Honda WR-V, the subcompact crossover was first showcased at the 2016 Sao Paulo International Motor Show in Brazil. Based on the Honda Jazz platform, the WR-V was developed based on the research of customer needs resulting in a “tough and urban” SUV design that also delivers practicality.
Dubbed as the “Winsome Runabout Vehicle”, the WR-V saw tremendous success in South American region and as initially intended, was introduced in Asian markets starting from India in March 2017. Since then the subcompact crossover have seen enormous success in India and has already crossed 50,000 cumulative sales in one year since its launch. The WR-V accounts for 28% of Honda’s total sales during the past 12 months in India.
Although based on the Honda Jazz, the WR-V is notably bigger for more practicality expected from a crossover. Compared to the hatchback it’s derived from, the WR-V has a 25 mm longer wheelbase, due to a different suspension mounting, and offers 21 mm more ground clearance.
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Despite being small, it has an overall fresh and dominating appearance on roads. The ground clearance is 185mm which is quite practical. It also gets a long list of features, such as being the only SUV in the segment to get a sunroof, a state-of-the-art infotainment system with navigation & an internal memory of 1.5 GB as well as the MirrorLink feature and doubles up as a mobile hotspot, engine start/ stop button, rear reclining seats and rear parking camera with an option to zoom etc.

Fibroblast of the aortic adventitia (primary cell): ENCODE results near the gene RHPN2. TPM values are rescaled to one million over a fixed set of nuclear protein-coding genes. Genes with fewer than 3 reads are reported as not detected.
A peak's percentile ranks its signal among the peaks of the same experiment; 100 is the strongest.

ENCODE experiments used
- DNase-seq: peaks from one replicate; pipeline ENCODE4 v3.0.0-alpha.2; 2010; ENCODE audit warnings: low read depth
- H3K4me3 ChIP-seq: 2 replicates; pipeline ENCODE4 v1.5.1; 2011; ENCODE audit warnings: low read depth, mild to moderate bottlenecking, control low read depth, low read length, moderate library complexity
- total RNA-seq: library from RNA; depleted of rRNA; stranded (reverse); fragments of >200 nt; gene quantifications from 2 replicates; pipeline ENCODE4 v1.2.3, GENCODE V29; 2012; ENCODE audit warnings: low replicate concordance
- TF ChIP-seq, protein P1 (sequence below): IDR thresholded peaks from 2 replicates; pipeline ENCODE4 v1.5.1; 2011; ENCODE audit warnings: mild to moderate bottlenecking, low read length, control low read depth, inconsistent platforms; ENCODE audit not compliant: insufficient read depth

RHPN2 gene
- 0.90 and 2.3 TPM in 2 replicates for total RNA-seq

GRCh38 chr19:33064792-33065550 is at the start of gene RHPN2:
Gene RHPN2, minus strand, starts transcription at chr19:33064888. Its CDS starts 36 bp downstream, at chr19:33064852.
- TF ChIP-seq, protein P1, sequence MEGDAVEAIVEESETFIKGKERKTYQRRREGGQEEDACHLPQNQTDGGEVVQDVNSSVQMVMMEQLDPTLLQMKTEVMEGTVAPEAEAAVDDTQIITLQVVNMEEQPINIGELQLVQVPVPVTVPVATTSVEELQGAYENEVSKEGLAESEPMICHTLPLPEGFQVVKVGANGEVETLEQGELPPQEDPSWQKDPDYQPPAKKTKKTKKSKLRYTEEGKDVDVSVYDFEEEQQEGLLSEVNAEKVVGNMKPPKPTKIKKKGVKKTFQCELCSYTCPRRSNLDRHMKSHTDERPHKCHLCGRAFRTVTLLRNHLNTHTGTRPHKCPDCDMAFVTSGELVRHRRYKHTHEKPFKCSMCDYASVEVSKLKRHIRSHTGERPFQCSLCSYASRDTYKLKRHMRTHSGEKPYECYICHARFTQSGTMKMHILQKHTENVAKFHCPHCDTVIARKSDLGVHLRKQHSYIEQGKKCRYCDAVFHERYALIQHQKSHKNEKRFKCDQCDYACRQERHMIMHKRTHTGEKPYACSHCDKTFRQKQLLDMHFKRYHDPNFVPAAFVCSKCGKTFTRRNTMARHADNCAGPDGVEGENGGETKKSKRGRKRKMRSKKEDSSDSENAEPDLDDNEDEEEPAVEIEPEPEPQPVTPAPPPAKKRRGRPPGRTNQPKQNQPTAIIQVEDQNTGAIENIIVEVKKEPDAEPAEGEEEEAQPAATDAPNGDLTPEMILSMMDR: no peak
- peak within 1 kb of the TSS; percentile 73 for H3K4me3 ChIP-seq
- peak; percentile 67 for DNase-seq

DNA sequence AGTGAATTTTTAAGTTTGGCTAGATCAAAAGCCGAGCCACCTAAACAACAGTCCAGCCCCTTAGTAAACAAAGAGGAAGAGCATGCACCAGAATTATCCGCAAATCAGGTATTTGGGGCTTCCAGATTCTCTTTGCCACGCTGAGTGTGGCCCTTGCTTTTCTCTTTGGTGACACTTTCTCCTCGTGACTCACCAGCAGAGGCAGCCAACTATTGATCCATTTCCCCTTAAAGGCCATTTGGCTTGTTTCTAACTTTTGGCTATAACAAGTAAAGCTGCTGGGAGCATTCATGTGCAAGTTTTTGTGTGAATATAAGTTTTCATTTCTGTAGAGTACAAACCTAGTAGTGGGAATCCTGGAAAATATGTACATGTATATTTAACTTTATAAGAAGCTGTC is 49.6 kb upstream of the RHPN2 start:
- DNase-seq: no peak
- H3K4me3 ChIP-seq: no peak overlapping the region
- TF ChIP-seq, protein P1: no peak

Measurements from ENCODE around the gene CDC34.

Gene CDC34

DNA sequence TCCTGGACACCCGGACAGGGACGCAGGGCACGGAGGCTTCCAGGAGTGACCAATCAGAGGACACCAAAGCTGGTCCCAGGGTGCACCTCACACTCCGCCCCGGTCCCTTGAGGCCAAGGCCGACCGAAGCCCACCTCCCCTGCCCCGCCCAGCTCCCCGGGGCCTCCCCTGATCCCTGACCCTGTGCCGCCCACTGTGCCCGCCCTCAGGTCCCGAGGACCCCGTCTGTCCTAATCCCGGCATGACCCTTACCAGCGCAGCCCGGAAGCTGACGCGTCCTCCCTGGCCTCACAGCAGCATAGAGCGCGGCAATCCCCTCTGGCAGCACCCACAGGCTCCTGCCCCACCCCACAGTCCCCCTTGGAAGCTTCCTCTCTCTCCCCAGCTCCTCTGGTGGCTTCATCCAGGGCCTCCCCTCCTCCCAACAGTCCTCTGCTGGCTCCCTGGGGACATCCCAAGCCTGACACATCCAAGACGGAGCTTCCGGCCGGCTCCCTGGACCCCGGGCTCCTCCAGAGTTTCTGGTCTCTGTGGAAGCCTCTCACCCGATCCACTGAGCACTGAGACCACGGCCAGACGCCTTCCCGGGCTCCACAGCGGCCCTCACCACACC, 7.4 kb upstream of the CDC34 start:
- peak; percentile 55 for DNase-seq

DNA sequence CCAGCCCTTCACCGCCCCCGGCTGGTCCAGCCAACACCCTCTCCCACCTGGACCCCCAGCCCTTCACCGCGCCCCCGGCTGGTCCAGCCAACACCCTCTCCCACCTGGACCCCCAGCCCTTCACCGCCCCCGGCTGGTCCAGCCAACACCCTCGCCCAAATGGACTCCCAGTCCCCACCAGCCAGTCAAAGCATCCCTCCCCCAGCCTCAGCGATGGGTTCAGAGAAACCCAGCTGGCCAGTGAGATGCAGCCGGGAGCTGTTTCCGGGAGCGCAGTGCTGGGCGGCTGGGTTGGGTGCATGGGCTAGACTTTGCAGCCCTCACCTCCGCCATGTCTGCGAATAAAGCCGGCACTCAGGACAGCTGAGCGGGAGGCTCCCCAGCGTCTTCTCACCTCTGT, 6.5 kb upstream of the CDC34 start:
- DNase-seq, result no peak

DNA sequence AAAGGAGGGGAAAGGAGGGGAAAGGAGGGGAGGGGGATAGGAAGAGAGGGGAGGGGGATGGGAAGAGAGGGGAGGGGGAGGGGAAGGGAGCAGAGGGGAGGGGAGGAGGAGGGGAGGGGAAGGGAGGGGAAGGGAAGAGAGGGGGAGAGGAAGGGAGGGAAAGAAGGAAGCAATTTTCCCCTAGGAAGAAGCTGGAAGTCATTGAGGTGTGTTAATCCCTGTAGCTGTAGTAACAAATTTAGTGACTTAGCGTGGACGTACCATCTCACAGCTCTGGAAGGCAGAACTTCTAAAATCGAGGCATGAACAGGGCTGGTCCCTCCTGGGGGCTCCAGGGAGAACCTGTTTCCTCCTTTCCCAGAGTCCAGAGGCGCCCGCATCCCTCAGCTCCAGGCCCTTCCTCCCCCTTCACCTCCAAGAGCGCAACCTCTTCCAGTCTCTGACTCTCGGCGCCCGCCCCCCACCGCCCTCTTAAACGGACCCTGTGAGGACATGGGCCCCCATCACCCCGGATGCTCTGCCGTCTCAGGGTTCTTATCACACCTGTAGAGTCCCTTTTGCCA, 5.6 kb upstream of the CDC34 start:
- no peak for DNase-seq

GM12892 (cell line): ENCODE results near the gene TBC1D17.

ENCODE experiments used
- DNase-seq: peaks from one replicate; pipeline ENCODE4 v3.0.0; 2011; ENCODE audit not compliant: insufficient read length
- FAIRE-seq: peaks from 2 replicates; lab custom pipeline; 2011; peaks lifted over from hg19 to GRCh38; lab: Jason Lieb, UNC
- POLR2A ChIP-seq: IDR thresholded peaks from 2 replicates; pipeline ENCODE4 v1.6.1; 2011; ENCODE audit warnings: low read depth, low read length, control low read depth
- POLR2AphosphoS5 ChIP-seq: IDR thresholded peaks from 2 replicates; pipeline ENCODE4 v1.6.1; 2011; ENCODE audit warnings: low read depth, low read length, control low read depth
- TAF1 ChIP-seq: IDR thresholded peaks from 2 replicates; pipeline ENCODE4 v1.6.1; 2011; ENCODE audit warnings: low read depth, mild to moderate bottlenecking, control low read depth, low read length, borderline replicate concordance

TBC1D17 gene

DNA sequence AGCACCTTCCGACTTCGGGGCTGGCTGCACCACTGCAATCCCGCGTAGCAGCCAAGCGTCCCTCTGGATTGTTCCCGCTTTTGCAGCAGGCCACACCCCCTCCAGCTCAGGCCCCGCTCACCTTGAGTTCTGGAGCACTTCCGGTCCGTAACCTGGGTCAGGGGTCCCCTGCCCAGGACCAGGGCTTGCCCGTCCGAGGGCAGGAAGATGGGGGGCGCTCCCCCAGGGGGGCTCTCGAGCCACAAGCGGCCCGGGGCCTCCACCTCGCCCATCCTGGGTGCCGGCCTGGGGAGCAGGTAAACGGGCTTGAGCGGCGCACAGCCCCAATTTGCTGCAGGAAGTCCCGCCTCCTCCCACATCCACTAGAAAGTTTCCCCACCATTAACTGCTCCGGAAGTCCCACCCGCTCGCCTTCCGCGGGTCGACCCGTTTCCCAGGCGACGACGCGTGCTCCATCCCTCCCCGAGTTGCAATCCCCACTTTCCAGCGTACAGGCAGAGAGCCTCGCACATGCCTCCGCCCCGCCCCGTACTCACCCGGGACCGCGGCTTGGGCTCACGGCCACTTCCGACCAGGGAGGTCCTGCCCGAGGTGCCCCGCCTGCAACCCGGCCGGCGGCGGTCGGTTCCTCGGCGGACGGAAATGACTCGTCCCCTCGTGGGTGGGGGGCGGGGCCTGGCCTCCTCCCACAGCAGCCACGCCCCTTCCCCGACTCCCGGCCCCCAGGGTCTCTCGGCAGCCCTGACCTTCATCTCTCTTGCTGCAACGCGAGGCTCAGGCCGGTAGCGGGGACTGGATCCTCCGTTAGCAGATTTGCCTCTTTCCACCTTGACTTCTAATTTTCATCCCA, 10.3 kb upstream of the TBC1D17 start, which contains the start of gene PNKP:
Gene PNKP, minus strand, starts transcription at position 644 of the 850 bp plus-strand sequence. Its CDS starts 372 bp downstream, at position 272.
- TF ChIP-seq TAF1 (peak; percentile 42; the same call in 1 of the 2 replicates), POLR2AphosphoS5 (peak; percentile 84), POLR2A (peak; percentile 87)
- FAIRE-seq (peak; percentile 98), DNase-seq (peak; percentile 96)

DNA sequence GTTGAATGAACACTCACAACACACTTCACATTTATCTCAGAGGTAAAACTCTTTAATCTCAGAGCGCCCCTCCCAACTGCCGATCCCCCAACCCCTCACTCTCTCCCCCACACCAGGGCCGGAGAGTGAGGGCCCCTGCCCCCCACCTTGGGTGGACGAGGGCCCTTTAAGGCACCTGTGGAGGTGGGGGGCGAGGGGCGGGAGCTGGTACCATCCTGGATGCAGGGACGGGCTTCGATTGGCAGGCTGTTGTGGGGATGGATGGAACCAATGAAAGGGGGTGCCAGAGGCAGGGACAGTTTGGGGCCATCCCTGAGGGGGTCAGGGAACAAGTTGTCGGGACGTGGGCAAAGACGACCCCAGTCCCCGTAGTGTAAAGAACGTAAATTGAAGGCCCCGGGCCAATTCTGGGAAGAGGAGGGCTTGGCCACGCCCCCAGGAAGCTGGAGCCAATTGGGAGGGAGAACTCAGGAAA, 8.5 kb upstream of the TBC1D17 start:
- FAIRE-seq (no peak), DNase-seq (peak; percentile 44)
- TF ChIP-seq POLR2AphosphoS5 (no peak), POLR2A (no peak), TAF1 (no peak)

The engine choices are 1.2-liter petrol with 89 bhp and 110 Nm, and 1.5-liter diesel with 99 bhp and 200 Nm of torque, mated to a 5-speed manual gearbox. The WR-V is priced from INR 7.91 lac (PKR 14.0 lac) and is approx INR 1.0 lac (PKR 1.77 lac) cheaper than the Honda City there.
Honda in Pakistan has launched the HR-V a couple of years ago which cost more PKR 42.11 lac and the 5th generation CR-V which cost PKR 95.0 lac, both of which serves as decoration items and struggles to leave the showrooms floor. Although the BR-V 7 seater is doing relatively well, one just wonder why the likes of WR-V or Jazz or Bio or perhaps any other popular small Honda car isn’t considered for Pakistani market.
The WR-V comes cheaper than the Honda City in international markets, but since Honda Atlas is already selling a decade old City between PKR 1.7 to 2.0 million, launching a newer WR-V with a lower price tag doesn’t seem a possibility but if they do launch the WR-V priced below the City, it might affect the sales of their bread earner.
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With competition arriving, Honda Atlas will need to have a smaller car in their product lineup in Pakistan, be it the Brio/ Jazz or the WR-V. Let us know with your opinion whether Honda should introduce smaller cars in Pakistan.